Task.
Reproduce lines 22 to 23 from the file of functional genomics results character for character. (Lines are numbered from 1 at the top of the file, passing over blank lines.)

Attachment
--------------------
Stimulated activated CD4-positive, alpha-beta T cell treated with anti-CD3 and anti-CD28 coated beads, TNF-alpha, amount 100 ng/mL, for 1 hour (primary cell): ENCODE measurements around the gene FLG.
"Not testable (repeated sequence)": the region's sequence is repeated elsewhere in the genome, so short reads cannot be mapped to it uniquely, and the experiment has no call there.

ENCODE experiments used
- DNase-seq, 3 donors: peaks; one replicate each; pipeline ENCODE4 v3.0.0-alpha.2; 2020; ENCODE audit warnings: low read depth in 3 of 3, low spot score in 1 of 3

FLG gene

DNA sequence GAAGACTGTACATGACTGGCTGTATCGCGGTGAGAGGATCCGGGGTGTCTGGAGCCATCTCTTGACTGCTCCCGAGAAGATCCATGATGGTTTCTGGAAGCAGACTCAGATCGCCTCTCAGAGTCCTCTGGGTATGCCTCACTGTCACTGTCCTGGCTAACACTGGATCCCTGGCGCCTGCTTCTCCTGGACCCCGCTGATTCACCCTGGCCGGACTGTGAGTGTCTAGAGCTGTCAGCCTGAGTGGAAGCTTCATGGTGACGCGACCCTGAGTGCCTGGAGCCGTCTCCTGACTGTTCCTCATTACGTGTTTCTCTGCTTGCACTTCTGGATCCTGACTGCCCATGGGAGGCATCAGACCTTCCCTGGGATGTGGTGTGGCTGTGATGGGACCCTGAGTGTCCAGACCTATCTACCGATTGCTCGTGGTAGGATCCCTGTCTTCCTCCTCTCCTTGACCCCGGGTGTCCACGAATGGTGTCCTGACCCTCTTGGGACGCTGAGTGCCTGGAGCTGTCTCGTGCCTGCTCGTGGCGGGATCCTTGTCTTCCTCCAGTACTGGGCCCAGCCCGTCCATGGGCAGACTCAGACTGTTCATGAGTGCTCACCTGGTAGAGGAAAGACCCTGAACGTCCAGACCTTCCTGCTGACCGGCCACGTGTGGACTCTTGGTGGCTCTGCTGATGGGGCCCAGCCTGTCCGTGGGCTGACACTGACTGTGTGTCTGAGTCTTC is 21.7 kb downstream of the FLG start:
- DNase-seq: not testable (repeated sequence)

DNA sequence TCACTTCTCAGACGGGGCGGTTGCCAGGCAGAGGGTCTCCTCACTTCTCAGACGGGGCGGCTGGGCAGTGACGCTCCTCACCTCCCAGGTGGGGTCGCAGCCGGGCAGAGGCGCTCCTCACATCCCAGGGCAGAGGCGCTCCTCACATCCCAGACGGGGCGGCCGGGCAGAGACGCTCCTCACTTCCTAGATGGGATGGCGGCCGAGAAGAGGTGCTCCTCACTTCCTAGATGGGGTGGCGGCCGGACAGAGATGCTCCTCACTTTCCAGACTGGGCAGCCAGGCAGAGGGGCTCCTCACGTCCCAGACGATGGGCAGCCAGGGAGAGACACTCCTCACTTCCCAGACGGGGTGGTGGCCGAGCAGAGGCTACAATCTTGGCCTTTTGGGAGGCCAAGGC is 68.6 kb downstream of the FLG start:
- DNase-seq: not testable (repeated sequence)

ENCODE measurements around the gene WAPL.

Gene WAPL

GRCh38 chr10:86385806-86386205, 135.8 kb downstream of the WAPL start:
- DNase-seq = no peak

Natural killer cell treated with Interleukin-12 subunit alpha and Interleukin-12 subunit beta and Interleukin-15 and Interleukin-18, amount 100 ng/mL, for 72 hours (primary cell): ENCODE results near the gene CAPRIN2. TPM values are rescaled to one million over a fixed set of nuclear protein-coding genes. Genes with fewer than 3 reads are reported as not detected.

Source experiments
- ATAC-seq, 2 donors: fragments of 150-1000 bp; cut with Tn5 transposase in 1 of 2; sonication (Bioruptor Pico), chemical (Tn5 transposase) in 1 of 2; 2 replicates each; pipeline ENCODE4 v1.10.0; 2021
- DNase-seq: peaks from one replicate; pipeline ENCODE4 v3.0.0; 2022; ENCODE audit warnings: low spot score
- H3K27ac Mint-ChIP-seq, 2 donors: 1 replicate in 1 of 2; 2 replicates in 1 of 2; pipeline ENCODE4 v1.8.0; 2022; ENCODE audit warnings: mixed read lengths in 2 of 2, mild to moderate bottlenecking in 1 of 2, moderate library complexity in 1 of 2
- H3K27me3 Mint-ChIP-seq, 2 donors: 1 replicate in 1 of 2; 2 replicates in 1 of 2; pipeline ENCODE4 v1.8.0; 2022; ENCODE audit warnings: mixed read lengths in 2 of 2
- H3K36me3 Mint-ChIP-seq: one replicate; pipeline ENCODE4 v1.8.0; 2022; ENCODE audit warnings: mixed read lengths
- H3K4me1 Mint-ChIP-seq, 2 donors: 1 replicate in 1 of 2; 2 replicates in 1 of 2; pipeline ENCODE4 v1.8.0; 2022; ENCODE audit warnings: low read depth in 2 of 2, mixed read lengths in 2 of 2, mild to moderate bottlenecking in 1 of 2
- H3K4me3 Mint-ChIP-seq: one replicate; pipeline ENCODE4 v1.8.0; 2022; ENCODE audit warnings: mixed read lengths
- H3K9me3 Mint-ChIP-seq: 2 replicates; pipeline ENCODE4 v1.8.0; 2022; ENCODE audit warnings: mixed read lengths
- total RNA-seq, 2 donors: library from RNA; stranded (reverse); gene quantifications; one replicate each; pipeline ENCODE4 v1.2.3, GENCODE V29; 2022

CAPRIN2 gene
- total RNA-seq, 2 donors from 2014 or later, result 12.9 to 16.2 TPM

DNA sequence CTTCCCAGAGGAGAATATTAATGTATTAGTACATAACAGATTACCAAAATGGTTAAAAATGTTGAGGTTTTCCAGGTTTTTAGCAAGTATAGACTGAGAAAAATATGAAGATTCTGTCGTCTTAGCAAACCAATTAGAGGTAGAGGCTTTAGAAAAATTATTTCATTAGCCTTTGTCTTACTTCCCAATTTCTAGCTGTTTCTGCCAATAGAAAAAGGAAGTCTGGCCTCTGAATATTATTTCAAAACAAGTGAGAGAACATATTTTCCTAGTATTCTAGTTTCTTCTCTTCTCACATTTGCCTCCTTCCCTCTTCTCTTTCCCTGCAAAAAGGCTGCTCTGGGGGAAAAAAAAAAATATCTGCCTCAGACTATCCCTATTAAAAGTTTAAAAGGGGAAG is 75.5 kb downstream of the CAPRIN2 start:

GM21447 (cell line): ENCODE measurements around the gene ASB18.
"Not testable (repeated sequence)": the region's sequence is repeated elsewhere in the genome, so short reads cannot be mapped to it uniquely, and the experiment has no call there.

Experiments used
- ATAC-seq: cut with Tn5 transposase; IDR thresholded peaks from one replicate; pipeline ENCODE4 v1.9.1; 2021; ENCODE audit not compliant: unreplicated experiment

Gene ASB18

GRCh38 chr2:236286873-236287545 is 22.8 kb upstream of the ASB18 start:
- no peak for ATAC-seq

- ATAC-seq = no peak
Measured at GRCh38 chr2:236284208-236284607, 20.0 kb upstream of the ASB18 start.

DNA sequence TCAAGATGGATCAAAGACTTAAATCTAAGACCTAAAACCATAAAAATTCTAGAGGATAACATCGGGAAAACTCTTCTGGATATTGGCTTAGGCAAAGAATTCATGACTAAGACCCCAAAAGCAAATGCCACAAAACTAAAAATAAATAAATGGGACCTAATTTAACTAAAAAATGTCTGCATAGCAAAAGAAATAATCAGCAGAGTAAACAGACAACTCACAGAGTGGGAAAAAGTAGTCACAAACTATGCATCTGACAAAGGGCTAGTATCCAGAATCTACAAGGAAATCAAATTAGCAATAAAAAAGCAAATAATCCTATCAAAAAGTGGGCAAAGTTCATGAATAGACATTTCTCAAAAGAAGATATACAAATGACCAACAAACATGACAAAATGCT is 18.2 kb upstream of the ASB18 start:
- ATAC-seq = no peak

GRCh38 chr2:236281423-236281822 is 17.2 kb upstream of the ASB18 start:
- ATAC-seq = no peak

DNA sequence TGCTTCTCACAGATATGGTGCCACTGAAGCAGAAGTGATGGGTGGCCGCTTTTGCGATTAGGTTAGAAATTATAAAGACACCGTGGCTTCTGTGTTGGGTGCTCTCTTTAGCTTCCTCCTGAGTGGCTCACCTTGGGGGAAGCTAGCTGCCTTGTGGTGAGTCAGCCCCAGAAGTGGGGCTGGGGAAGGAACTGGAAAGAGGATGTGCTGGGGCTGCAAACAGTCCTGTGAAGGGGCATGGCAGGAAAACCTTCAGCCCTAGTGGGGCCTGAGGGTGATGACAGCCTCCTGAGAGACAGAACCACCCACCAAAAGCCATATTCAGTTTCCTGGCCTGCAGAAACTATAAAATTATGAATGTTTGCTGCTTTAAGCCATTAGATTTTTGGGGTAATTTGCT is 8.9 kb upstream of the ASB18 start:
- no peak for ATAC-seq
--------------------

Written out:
- H3K4me3 Mint-ChIP-seq: one replicate; pipeline ENCODE4 v1.8.0; 2022; ENCODE audit warnings: mixed read lengths
- H3K9me3 Mint-ChIP-seq: 2 replicates; pipeline ENCODE4 v1.8.0; 2022; ENCODE audit warnings: mixed read lengths